Sinclair Davidson wrote a long post responding to Rohan Pitchford’s ERA piece (by the way, welcome to the blogosphere Rohan. I hope we will see many more posts from you). The argument presented was that Australians were being held to international standards and elite standards at that. I must admit that I chuckled at that notion because it is hardly the case that the ERA was at American elite standards. If that were the case, the list of acceptable outlets for top-tier journal publications in economics would be 10 to 15 rather than 100. The A* list might be as high as 8. Real American or International elite standards are not being remotely encouraged by whatever the ERA was doing.
The alternative standard proposed was that of “activity.”
There is the old joke that the associate dean (research) can’t read but can count. During my stint in that position, I came to appreciate that maxim. People who were publishing were working – even if I didn’t understand it, or even think it was useful, I knew they were busy doing something that somebody somewhere thought was good enough to publish. That may well be a low standard, but in an environment of high asymmetric information that standard is a good place to start.
If you are publishing, then that is good enough. The surprising thing about that notion is where it is coming from. It isn’t (I thought) coming from someone who does not believe that performance should be immune to market pressures (especially labour performance). It isn’t coming from someone who (I thought) believed that government money should be allocated to mere activity. It is coming from someone very different.
The best way to evaluate this issue would surely be to compare the allocation of money (and remember that is what we are talking about here) that would arise if it were privately allocated to Universities rather than publicly allocated. And we know the answer to that. The US provides that example. In the private sphere the market bifurcates the industry. We have top Universities in the US where the standards — as I have already pointed out — vastly exceed anything in the ERA. And we have others that do not emphasise research at all where academics teach more and don’t have research expectations. That is a perfectly legitimate outcome. Finally, we have some Universities that fall in another category. My favourite example is the group of economists at George Mason. They have explicitly turned away from ERA like standards to focus entirely on public engagement; and to great effect. I don’t agree with their views but I am betting Deans and University leadership just love them because they bring in the students.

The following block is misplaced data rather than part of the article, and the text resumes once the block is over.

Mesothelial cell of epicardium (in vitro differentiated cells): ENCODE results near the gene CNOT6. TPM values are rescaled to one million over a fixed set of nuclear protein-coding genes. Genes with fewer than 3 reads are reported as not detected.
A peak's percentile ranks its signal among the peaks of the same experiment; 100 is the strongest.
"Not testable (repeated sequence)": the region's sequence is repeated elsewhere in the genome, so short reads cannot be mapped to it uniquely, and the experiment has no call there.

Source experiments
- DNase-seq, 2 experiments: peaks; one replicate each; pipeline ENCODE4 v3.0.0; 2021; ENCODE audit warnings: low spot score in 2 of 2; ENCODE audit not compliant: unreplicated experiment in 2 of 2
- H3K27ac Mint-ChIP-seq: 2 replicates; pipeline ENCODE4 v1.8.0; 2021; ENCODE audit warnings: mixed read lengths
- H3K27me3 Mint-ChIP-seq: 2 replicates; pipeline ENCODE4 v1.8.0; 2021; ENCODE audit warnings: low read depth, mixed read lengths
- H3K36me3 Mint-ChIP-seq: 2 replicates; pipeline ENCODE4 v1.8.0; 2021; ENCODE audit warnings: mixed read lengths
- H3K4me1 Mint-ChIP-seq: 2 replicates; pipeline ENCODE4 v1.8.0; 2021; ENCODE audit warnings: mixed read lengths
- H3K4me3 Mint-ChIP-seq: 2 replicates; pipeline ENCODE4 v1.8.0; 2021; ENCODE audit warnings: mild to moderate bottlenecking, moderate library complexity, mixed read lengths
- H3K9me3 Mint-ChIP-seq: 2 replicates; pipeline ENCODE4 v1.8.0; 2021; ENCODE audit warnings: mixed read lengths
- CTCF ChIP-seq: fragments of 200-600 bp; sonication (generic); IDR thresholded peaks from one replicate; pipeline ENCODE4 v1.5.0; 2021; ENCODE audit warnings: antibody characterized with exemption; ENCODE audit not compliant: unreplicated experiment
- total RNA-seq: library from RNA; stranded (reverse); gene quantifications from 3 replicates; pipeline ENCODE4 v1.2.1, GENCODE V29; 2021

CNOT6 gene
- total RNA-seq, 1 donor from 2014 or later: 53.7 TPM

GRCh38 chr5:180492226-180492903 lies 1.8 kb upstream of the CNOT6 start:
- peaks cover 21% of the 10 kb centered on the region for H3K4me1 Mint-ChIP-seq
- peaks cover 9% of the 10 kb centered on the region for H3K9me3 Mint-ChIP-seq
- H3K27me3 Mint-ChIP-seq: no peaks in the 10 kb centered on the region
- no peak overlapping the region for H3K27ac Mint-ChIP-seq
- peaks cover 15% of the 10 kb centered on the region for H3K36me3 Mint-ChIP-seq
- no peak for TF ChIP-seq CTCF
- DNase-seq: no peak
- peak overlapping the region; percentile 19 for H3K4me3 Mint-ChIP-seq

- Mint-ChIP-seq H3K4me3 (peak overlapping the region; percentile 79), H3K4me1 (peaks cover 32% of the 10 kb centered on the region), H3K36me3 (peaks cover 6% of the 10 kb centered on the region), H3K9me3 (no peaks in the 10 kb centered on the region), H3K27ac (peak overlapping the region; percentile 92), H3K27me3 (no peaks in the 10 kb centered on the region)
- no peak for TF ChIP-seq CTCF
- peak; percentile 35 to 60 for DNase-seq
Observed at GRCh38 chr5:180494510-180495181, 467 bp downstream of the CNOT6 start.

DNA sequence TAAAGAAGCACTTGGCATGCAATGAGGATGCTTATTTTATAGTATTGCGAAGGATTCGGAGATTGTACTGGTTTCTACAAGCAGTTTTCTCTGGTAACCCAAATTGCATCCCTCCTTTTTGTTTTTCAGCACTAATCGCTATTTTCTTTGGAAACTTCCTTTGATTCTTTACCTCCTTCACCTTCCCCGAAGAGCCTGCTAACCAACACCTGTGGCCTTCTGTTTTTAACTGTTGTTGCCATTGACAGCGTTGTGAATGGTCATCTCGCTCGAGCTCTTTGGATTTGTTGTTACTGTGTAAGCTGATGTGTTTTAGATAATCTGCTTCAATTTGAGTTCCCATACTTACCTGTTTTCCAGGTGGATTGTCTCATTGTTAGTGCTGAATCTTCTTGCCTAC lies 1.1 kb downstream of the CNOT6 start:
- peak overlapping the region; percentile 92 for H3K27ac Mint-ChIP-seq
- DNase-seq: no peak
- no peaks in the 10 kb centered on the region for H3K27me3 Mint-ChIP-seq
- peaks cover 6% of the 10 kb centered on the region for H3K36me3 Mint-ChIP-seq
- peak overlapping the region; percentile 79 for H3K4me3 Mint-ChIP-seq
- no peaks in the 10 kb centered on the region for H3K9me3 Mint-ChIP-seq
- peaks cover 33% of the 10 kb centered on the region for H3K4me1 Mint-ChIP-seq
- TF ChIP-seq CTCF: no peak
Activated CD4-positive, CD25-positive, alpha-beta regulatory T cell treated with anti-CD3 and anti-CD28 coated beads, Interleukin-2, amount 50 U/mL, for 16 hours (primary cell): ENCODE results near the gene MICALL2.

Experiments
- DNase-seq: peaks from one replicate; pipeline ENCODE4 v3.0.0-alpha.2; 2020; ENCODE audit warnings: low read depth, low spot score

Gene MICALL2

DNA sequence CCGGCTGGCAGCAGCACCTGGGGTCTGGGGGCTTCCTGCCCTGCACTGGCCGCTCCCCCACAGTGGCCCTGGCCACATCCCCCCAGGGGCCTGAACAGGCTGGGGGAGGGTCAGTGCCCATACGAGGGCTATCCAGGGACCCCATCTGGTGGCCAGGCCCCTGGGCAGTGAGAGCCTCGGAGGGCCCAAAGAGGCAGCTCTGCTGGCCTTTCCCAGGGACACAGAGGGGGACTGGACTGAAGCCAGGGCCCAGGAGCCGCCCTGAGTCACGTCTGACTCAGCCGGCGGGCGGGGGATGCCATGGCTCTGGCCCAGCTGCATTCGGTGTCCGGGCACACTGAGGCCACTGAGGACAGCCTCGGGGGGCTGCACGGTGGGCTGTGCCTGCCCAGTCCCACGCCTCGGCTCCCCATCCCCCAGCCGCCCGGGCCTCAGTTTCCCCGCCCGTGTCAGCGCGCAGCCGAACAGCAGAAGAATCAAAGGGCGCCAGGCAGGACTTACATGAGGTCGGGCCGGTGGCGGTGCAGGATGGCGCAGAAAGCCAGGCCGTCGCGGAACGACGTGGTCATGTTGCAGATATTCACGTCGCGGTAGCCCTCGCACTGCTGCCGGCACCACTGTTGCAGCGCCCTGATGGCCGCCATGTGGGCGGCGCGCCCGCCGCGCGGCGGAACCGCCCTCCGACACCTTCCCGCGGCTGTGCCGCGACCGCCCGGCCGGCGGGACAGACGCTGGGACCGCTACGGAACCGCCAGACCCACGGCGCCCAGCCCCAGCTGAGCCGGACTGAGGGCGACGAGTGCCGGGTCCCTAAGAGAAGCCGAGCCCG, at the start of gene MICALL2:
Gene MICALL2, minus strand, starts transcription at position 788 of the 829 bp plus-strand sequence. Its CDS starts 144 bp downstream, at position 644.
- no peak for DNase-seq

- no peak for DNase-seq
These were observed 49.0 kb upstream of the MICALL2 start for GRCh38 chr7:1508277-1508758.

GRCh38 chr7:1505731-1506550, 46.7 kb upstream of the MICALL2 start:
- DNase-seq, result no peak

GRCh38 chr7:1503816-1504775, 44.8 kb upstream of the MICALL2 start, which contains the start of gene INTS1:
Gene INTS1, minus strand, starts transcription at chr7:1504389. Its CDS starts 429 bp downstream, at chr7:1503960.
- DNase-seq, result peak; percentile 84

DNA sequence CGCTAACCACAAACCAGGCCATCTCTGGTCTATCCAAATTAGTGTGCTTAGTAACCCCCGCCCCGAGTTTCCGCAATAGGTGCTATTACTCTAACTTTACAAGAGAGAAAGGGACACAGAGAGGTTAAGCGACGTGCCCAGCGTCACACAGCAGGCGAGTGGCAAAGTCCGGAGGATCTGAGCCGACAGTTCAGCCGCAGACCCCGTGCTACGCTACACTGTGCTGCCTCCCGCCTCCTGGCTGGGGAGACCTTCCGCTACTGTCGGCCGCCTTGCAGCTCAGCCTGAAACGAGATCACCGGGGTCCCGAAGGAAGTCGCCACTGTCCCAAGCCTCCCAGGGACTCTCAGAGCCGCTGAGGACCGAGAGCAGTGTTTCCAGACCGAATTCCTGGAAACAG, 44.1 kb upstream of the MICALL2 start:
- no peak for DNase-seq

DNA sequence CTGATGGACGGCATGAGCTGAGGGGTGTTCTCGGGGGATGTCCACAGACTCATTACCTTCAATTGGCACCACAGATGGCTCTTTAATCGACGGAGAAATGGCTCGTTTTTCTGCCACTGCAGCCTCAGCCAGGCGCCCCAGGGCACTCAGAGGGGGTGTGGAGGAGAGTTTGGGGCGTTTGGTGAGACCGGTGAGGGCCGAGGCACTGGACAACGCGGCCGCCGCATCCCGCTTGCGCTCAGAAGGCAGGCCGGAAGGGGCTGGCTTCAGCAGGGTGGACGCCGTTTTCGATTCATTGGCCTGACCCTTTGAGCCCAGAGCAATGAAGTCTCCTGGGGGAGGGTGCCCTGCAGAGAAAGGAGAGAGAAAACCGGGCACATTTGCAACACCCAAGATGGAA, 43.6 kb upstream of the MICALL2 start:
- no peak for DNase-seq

Surely what your right-wing economist in this country would call for is an allocation process that mimicked this system. And you won’t get it from the ERA as the ERA is an internal and not a market-based system. The ERA is designed to tell the boss (who is paying the workers) what the workers are doing with the ton of time that isn’t teaching or administration. To be sure, the answer could be public engagement but the ERA is coming out of the ARC and so you aren’t going to get that answer there. You need another measure to complement it.
Which brings me to the other thing floating around in the ERA debate and implied in the international standards argument — a lack of encouragement to local research. First, high quality, Australian data and policy driven research does get published in A* journals. My own personal experience points to that with work with Andrew Leigh and also other work on electricity markets — wholly about Australia — being internationally successful according to elite standards. I’m not alone. It is surely legitimate for the Government to ask itself why Australian focussed research isn’t of international interest or standards.
Second, it is not clear that international research and notice and Australian policy interest are substitutes. Examples abound — especially amongst Australian bloggers — to the contrary. Personally, I would have long welcomed academic performance reports emphasising public engagement. Those of us who do it have long been unrewarded for it. In my case, there were times I felt actively punished for it. That is not a good state of affairs. But that isn’t a reason to give up on research performance measurement, it is a reason to get better at public engagement performance measure. In many respects that would be pretty darn easy starting with media mentions, blog hits, Government report mentions etc.
Third, if we aren’t going to have the ERA maybe we need to be more upfront with the numbers. Last time I looked the writers over at Catallaxy were big on the numbers. They want cost-benefit analyses for all manner of government expenditures. So maybe we should do it for public money spent on academics. For each academic, we can list the amount of their pay coming directly from the Government and their teaching load, along-side a link to their research and public engagement reports. Then the public can look at those and work out whether they are getting value for money. Now I actually don’t think that would be a good idea (I don’t think the information at an individual level would be of good use although in some aggregated form — like the ERA — it may be). Also, I’m not a CBA at all costs type of person. Finally, even if I did think it was the way to go, as I don’t receive public money for my salary it wouldn’t be fair for me to be sniping from the hills on this. But I do have a question as to why supposed hard-nosed economists aren’t calling for it?